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What Arizona Docs are Saying...Vaccine Hesitancy

From Print Issue - Spring 2022
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Why do you think some patients are hesitant to get vaccines?

They think there is still not enough information about the vaccine and think it is unsafe. —Ashwin Patel, MD


Fear. Reading small bits of incorrect information repeated many times that lend credibility. —Vinay Kwatra, DO


Being told wrong information, not understanding the benefits, not understanding that they have a responsibility to prevent the spread of disease. —David Baratz, MD


Lack of basic knowledge. —Paul Baranko, MD


Spurious information. —David Sanderson, MD


Misinformation. —Mellissa Holden Leborgne, DO


Minorities tend to have greater mistrust of the healthcare system. But I think political beliefs underlie the strongest refusal to get vaccines and that is the major reason people are hesitant. —Arthur Chou, MD


Political ideology, death of expertise, platforms to spread misinformation. —Molly Solorzano, MD


Previous loss of trust in government, the medical profession and health care industry. Continual changing of messaging from official agencies. —Leo Martin, MD


Patients have mentioned not knowing short- and long-term side effects. —Mary Garcia Kumirov, MD


Not having all the information. —Marcela Cristea, MD


They believe adverse effects are under reported. —Jeffrey Taffet, MD


The diseases they prevent are rarer now, so they aren’t as scary. —Jane Lyons, MD


They are inundated with stories of side effects, even though serious ones are extremely rare, it creates a fear that we must combat on a daily basis. —Cheri Nason, MD


Religious reasons, concerns about the side effects, the belief that you should have a right to decide what treatments and therapeutics you receive, political coercion. —Brenda A. Gentz, MD, FASA

Meet the participating Physicians:
Ann Cheri Foxx, MD

Practice: Nocio Interventional Pain

Phone: (480) 818-4009


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Anne Maiden-Hope, DO

Practice: Adelante Healthcare

Phone: (877) 809-5092


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Arthur Chou, MD

Practice: Horizon Health & Wellness

Phone: (833) 431-4449


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Ashwin Patel, MD

Practice: Urgent Care of AZ

Phone: (602) 249-2848


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Brenda A. Gentz, MD

Practice: Valleywise Comprehensive

Phone: (833) 855-9973


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Cheri Nasson, MD

Practice: Desert Shore Pediatrics

Phone: (480) 460-4949


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David M. Baratz, MD

Practice: Pulmonary Associates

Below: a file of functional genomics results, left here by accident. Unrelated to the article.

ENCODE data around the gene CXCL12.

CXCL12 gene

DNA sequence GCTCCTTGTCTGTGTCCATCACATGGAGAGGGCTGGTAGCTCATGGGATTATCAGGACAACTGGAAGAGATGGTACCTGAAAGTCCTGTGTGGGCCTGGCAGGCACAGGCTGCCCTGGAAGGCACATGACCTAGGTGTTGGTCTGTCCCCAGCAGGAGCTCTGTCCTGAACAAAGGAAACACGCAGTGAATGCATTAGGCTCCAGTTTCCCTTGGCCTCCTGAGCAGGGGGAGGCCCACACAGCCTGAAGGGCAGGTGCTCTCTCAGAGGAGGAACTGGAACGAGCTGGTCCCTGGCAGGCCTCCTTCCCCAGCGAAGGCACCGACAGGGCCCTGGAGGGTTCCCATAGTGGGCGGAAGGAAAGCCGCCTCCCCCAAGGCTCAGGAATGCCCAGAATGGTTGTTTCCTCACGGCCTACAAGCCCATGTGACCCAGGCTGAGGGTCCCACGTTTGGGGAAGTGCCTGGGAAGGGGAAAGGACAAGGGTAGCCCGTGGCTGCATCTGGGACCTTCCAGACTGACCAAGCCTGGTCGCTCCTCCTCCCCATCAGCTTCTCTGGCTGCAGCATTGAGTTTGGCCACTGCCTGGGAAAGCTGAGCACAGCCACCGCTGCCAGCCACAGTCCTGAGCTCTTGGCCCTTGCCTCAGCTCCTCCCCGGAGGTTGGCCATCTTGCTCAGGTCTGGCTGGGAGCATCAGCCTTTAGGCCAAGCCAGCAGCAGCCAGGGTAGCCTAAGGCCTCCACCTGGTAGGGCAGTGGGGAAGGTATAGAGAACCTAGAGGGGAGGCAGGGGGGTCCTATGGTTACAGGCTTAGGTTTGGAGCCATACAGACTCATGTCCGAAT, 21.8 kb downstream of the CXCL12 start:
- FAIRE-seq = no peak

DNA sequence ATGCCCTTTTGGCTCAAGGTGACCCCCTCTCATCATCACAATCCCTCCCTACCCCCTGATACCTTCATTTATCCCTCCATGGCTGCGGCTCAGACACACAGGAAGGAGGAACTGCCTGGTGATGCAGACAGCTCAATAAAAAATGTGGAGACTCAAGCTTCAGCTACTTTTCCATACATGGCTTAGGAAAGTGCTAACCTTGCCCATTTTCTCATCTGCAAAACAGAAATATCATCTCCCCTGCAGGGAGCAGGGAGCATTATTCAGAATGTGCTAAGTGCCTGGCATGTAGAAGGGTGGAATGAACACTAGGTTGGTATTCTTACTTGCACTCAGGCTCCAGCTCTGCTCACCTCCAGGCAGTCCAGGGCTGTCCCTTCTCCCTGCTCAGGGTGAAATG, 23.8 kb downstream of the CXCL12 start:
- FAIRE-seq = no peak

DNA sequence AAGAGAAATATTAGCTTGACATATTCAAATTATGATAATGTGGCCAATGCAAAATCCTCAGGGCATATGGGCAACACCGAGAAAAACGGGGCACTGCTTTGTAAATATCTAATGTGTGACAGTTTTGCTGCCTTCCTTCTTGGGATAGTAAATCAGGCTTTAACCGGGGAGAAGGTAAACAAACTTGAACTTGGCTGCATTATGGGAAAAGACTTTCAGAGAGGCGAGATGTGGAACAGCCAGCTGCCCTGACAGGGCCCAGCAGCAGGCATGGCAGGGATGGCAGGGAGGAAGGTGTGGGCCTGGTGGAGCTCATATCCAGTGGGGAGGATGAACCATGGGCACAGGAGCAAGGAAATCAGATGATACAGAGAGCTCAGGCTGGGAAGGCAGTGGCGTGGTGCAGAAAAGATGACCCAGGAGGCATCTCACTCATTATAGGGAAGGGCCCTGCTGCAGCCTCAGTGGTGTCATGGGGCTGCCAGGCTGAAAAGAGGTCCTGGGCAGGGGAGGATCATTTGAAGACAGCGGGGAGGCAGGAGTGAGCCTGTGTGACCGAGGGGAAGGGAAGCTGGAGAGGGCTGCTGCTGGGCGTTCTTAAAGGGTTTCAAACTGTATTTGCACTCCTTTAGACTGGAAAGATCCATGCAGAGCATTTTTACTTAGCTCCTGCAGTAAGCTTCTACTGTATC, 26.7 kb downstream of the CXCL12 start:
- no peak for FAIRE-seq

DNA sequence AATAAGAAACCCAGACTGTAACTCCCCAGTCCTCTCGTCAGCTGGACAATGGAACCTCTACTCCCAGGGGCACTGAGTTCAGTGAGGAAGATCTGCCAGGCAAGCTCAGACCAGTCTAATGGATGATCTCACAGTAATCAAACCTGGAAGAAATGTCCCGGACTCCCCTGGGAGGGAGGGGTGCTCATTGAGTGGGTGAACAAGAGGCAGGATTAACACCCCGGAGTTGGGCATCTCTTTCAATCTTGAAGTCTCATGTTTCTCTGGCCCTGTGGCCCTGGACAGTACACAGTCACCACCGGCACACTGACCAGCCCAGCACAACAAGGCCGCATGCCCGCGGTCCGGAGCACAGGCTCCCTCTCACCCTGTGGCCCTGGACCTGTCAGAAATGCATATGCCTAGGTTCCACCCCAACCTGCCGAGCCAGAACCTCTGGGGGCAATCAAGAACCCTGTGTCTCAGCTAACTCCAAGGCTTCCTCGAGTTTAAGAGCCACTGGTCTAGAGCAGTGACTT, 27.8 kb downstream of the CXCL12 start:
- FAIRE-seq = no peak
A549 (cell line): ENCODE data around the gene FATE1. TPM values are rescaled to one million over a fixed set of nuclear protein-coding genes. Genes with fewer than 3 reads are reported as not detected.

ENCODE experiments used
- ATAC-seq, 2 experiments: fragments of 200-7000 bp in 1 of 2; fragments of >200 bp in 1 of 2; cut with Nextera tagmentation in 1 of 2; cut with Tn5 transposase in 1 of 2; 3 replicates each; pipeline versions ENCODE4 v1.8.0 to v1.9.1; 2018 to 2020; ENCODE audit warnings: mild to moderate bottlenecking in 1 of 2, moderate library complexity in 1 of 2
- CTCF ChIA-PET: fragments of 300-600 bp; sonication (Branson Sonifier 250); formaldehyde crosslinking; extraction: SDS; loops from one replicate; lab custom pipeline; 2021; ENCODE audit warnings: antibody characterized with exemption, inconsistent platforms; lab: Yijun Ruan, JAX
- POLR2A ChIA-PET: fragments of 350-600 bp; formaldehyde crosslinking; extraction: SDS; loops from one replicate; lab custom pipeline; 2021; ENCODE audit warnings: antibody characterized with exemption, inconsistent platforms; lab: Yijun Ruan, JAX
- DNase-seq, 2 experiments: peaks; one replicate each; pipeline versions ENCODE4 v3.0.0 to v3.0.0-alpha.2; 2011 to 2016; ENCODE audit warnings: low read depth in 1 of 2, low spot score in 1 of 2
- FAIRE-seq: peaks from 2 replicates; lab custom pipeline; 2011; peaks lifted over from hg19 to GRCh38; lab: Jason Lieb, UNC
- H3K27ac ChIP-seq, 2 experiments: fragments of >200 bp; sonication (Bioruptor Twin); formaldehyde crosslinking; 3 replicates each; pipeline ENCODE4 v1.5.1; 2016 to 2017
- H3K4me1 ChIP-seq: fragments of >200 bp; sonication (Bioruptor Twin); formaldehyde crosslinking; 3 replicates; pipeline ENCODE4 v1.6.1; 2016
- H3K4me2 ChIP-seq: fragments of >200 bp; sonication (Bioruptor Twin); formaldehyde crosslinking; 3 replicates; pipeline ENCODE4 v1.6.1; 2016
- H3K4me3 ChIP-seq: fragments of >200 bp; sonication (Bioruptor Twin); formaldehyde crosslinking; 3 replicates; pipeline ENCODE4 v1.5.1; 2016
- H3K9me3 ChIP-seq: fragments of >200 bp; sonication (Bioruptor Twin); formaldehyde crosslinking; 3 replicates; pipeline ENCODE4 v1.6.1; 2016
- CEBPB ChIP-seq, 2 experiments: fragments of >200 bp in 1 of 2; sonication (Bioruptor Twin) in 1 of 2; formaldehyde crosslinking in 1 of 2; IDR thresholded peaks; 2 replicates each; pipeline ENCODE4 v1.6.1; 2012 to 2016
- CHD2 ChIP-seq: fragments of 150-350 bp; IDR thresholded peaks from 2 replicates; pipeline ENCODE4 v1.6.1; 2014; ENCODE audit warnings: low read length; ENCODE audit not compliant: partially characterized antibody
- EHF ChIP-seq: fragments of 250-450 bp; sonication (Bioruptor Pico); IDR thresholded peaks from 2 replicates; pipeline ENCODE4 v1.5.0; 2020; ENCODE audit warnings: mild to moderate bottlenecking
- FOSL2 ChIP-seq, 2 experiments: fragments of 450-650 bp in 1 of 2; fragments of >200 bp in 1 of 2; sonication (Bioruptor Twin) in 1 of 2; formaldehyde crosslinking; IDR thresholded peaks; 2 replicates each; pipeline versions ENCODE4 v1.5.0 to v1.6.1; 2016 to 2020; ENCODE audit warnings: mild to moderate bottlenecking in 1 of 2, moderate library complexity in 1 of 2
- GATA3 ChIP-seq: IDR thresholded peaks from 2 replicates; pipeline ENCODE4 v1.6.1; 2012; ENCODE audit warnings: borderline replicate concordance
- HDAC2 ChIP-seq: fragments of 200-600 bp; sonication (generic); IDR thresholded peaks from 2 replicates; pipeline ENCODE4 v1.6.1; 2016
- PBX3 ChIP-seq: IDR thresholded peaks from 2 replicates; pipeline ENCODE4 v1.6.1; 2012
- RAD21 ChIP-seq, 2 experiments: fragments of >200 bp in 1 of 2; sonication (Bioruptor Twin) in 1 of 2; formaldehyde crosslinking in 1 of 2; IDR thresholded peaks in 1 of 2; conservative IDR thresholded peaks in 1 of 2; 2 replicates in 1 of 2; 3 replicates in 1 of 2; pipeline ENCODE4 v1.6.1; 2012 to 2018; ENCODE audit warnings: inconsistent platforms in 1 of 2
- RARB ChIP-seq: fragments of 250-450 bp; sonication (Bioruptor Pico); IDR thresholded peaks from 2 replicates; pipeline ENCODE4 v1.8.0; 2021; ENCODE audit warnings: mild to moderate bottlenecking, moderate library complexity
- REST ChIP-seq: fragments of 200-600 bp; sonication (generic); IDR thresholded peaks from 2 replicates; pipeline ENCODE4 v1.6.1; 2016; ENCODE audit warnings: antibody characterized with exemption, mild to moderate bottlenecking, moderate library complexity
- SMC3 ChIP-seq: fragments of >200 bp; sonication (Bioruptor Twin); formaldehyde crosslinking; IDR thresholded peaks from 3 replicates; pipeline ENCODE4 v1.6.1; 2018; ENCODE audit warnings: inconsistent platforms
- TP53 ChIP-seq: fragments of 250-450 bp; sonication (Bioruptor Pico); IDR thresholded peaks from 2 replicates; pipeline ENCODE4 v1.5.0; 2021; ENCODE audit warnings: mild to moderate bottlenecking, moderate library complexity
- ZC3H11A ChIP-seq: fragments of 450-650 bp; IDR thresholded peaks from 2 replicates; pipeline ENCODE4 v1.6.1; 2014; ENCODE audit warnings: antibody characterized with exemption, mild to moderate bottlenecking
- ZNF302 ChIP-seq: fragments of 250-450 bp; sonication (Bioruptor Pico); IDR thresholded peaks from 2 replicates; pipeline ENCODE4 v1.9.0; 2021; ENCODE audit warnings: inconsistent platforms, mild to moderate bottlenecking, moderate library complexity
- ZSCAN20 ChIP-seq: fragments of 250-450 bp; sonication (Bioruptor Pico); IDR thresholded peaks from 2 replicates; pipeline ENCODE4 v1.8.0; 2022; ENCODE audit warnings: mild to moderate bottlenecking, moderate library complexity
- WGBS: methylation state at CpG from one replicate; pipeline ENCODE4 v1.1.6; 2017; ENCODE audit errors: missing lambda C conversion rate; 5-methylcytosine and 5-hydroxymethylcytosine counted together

Phone: (480) 290-7000


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David R. Sanderson, MD (R)

What media resources of information do your patients use to learn about vaccines?


Which vaccines are patients most reluctant to take?


What is needed to convince more patients about the safety and efficacy of vaccines?

Allowing for personal decision making without coercion. —Joseph Brooks, MD


Objective information from public health resources. —Ronald Serbin, MD


Stop the misinformation that so many people give out. —David Baratz, MD


Continue frequent factual statements. —David Sanderson, MD


Objective nonpolitical scientific information. —Tim Bonatus, DO


One on one communication is the best form of information for the resistant individuals. —Mellissa Holden Leborgne, DO


More time than the standard, “by the way, would you like to get this vaccine you’re due for,” as you’re concluding a visit would go a long way. —Matthew Nelson, DO, MPH, MA


Actively engage patients who are hesitant about vaccines in a supportive, nonjudgmental, and empathic way. Motivational interviewing techniques can be effective. —Arthur Chou, MD


Evidence of safety and efficacy that is not contaminated by manufacturer funding of Congress, the FDA, medical societies, medical journals, and other means of publication. —Leo Martin, MD


It is no longer a rational/informational decision. It has become emotional and that is a difficult barrier to break. —Steve Hoshiwara, MD

More educational material and short informational video clips. —Marcela Cristea, MD

Transparency. —Jeffrey Taffet, MD


The anti vax crowd has an army of people who work together to discredit vaccine advocates and spread misinformation and yet we don’t have the same army of people spreading the truth. —Cheri Nason, MD


Convincing evidence that they are safe and effective. —Mark Baldree, MD